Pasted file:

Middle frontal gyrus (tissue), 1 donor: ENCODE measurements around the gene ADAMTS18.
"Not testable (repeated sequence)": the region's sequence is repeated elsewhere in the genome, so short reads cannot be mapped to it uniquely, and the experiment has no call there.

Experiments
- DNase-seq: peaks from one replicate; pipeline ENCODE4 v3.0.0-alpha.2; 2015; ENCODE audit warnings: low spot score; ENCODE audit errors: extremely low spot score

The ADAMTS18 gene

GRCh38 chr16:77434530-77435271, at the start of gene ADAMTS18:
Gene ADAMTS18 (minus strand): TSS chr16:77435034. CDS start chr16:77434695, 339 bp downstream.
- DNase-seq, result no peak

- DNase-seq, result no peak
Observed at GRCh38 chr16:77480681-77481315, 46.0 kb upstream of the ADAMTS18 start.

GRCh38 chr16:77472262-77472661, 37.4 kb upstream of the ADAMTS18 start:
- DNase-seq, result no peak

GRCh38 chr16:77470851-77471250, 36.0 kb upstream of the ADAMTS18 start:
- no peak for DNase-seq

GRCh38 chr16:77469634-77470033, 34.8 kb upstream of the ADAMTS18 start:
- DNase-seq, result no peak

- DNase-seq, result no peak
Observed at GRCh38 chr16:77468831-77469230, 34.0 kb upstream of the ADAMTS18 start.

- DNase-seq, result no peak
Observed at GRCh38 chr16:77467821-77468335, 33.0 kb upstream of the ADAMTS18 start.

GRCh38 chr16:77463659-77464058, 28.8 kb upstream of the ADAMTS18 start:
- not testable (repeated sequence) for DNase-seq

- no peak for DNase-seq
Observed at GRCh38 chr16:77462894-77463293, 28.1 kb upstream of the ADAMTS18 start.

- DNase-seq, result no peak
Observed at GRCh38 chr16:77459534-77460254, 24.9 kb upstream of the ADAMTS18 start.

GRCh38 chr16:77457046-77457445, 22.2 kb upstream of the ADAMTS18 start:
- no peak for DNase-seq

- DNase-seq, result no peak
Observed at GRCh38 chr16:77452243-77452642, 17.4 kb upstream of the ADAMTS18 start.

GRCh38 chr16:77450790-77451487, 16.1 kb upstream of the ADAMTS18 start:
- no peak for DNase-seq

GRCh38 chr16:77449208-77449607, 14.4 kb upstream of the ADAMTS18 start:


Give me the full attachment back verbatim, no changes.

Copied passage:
Middle frontal gyrus (tissue), 1 donor: ENCODE measurements around the gene ADAMTS18.
"Not testable (repeated sequence)": the region's sequence is repeated elsewhere in the genome, so short reads cannot be mapped to it uniquely, and the experiment has no call there.

Experiments
- DNase-seq: peaks from one replicate; pipeline ENCODE4 v3.0.0-alpha.2; 2015; ENCODE audit warnings: low spot score; ENCODE audit errors: extremely low spot score

The ADAMTS18 gene

GRCh38 chr16:77434530-77435271, at the start of gene ADAMTS18:
Gene ADAMTS18 (minus strand): TSS chr16:77435034. CDS start chr16:77434695, 339 bp downstream.
- DNase-seq, result no peak

- DNase-seq, result no peak
Observed at GRCh38 chr16:77480681-77481315, 46.0 kb upstream of the ADAMTS18 start.

GRCh38 chr16:77472262-77472661, 37.4 kb upstream of the ADAMTS18 start:
- DNase-seq, result no peak

GRCh38 chr16:77470851-77471250, 36.0 kb upstream of the ADAMTS18 start:
- no peak for DNase-seq

GRCh38 chr16:77469634-77470033, 34.8 kb upstream of the ADAMTS18 start:
- DNase-seq, result no peak

- DNase-seq, result no peak
Observed at GRCh38 chr16:77468831-77469230, 34.0 kb upstream of the ADAMTS18 start.

- DNase-seq, result no peak
Observed at GRCh38 chr16:77467821-77468335, 33.0 kb upstream of the ADAMTS18 start.

GRCh38 chr16:77463659-77464058, 28.8 kb upstream of the ADAMTS18 start:
- not testable (repeated sequence) for DNase-seq

- no peak for DNase-seq
Observed at GRCh38 chr16:77462894-77463293, 28.1 kb upstream of the ADAMTS18 start.

- DNase-seq, result no peak
Observed at GRCh38 chr16:77459534-77460254, 24.9 kb upstream of the ADAMTS18 start.

GRCh38 chr16:77457046-77457445, 22.2 kb upstream of the ADAMTS18 start:
- no peak for DNase-seq

- DNase-seq, result no peak
Observed at GRCh38 chr16:77452243-77452642, 17.4 kb upstream of the ADAMTS18 start.

GRCh38 chr16:77450790-77451487, 16.1 kb upstream of the ADAMTS18 start:
- no peak for DNase-seq

GRCh38 chr16:77449208-77449607, 14.4 kb upstream of the ADAMTS18 start: